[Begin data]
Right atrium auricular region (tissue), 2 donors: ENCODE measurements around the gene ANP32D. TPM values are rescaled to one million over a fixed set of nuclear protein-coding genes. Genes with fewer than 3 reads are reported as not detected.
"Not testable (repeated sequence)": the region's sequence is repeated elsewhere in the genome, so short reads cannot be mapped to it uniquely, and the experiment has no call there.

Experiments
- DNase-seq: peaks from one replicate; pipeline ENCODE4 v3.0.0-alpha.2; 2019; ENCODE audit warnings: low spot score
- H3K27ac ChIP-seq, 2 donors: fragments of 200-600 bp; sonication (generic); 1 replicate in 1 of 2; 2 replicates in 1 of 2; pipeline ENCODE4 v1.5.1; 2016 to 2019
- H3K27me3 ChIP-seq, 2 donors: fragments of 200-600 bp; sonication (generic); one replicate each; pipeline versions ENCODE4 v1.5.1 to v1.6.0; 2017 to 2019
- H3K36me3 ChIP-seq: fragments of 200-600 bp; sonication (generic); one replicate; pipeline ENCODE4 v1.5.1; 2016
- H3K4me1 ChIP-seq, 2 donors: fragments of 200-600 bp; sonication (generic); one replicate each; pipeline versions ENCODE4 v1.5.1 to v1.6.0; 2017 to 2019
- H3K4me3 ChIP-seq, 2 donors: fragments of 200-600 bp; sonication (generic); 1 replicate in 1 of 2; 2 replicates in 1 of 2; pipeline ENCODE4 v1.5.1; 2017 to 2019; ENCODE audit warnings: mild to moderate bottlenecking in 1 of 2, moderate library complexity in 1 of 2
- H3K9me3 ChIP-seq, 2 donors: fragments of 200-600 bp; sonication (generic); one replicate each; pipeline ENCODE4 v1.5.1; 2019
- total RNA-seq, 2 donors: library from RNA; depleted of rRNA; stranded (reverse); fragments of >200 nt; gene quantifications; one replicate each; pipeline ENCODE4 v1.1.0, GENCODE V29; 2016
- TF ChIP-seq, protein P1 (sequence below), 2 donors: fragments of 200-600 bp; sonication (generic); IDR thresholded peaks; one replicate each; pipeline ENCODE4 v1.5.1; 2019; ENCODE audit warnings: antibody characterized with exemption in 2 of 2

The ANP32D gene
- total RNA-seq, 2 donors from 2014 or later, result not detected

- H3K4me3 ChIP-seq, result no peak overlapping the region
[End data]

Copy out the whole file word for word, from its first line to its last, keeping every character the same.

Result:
Right atrium auricular region (tissue), 2 donors: ENCODE measurements around the gene ANP32D. TPM values are rescaled to one million over a fixed set of nuclear protein-coding genes. Genes with fewer than 3 reads are reported as not detected.
"Not testable (repeated sequence)": the region's sequence is repeated elsewhere in the genome, so short reads cannot be mapped to it uniquely, and the experiment has no call there.

Experiments
- DNase-seq: peaks from one replicate; pipeline ENCODE4 v3.0.0-alpha.2; 2019; ENCODE audit warnings: low spot score
- H3K27ac ChIP-seq, 2 donors: fragments of 200-600 bp; sonication (generic); 1 replicate in 1 of 2; 2 replicates in 1 of 2; pipeline ENCODE4 v1.5.1; 2016 to 2019
- H3K27me3 ChIP-seq, 2 donors: fragments of 200-600 bp; sonication (generic); one replicate each; pipeline versions ENCODE4 v1.5.1 to v1.6.0; 2017 to 2019
- H3K36me3 ChIP-seq: fragments of 200-600 bp; sonication (generic); one replicate; pipeline ENCODE4 v1.5.1; 2016
- H3K4me1 ChIP-seq, 2 donors: fragments of 200-600 bp; sonication (generic); one replicate each; pipeline versions ENCODE4 v1.5.1 to v1.6.0; 2017 to 2019
- H3K4me3 ChIP-seq, 2 donors: fragments of 200-600 bp; sonication (generic); 1 replicate in 1 of 2; 2 replicates in 1 of 2; pipeline ENCODE4 v1.5.1; 2017 to 2019; ENCODE audit warnings: mild to moderate bottlenecking in 1 of 2, moderate library complexity in 1 of 2
- H3K9me3 ChIP-seq, 2 donors: fragments of 200-600 bp; sonication (generic); one replicate each; pipeline ENCODE4 v1.5.1; 2019
- total RNA-seq, 2 donors: library from RNA; depleted of rRNA; stranded (reverse); fragments of >200 nt; gene quantifications; one replicate each; pipeline ENCODE4 v1.1.0, GENCODE V29; 2016
- TF ChIP-seq, protein P1 (sequence below), 2 donors: fragments of 200-600 bp; sonication (generic); IDR thresholded peaks; one replicate each; pipeline ENCODE4 v1.5.1; 2019; ENCODE audit warnings: antibody characterized with exemption in 2 of 2

The ANP32D gene
- total RNA-seq, 2 donors from 2014 or later, result not detected

- H3K4me3 ChIP-seq, result no peak overlapping the region